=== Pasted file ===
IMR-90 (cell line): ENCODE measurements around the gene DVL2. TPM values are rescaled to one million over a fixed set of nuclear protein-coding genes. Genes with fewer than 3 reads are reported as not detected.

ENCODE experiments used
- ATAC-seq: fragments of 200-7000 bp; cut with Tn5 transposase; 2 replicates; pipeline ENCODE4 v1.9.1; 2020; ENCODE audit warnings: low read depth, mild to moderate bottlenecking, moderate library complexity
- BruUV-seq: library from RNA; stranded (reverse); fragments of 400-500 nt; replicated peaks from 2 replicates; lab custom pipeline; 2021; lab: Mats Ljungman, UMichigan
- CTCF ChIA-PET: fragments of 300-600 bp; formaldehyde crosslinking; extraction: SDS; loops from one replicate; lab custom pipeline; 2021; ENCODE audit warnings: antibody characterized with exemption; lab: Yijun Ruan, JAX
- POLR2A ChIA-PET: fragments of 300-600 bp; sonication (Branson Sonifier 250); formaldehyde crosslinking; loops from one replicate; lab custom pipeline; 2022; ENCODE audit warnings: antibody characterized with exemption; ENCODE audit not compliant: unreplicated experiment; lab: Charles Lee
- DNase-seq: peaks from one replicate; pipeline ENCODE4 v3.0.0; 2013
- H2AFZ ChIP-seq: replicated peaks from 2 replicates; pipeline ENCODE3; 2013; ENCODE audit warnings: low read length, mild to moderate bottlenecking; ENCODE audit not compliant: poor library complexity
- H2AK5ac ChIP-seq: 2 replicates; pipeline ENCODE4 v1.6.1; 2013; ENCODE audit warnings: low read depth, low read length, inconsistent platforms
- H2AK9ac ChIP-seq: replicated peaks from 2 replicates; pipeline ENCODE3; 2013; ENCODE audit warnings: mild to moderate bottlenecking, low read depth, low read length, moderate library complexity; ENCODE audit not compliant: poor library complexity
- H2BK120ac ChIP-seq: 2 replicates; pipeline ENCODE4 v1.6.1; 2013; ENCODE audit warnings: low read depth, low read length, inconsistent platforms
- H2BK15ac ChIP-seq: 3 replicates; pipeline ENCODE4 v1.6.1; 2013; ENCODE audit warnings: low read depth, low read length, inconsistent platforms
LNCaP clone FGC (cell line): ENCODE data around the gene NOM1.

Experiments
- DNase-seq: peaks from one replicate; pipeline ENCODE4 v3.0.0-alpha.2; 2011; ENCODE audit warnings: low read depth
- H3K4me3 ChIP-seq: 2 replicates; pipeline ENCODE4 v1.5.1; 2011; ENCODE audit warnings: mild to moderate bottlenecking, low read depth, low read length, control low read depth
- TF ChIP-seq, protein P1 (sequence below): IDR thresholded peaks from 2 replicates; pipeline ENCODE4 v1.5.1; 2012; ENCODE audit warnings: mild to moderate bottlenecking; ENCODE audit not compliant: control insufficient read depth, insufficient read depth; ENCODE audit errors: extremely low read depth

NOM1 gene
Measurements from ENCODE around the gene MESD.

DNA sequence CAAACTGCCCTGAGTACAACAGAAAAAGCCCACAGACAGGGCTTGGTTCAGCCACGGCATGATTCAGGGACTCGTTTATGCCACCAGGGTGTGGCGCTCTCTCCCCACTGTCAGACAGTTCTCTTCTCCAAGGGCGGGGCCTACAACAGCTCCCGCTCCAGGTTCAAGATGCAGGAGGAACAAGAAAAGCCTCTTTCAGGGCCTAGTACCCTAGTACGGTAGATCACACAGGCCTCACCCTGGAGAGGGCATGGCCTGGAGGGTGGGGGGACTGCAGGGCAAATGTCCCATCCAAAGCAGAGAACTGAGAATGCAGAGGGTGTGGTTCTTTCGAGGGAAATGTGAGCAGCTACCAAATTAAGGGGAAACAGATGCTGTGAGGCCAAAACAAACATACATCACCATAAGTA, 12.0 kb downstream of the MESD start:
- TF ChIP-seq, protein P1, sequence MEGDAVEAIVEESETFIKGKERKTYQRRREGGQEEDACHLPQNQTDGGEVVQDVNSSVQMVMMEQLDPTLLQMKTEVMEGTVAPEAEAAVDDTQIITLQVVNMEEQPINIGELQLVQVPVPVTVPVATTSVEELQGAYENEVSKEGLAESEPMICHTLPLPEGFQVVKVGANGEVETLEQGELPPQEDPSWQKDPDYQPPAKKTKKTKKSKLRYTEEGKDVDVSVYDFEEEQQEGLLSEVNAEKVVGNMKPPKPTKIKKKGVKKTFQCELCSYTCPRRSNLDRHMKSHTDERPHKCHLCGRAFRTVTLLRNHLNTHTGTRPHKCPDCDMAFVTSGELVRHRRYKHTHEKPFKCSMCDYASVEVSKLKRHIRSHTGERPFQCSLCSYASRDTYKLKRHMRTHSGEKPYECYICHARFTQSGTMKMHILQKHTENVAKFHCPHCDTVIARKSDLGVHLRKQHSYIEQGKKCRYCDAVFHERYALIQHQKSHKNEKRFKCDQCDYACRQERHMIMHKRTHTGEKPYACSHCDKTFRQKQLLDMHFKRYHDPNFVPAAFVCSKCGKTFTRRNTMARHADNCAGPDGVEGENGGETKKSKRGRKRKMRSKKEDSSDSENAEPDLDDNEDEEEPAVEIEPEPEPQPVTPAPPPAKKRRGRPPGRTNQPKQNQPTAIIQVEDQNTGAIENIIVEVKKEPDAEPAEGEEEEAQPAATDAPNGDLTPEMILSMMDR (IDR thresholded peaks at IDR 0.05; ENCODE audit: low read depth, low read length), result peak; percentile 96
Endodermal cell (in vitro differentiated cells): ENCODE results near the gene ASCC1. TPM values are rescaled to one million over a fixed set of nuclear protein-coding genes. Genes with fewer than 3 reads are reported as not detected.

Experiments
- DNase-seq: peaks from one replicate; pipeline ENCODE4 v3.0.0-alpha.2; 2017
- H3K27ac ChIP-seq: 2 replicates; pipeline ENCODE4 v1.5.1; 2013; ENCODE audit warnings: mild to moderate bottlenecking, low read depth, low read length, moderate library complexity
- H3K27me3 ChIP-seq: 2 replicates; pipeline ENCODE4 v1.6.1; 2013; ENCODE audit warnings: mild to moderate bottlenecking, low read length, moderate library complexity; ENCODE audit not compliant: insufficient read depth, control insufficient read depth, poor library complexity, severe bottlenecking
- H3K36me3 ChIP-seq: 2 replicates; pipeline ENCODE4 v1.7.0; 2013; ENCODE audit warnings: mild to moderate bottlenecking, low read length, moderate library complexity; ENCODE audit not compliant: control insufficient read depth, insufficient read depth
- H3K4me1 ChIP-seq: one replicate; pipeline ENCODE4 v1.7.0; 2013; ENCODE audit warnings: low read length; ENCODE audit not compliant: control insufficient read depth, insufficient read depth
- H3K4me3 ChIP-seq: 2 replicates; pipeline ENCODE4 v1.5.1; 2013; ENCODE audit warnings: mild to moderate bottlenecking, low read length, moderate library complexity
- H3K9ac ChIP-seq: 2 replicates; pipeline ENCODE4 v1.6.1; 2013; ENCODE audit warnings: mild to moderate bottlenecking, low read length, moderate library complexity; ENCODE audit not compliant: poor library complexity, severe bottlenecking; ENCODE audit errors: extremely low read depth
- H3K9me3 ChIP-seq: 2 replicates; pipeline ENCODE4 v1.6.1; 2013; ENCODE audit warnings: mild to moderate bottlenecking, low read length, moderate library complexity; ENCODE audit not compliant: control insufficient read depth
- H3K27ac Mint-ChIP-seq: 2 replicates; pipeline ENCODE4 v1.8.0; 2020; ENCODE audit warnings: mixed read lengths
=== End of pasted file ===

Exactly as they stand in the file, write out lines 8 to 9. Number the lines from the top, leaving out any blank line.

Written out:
- H2AFZ ChIP-seq: replicated peaks from 2 replicates; pipeline ENCODE3; 2013; ENCODE audit warnings: low read length, mild to moderate bottlenecking; ENCODE audit not compliant: poor library complexity
- H2AK5ac ChIP-seq: 2 replicates; pipeline ENCODE4 v1.6.1; 2013; ENCODE audit warnings: low read depth, low read length, inconsistent platforms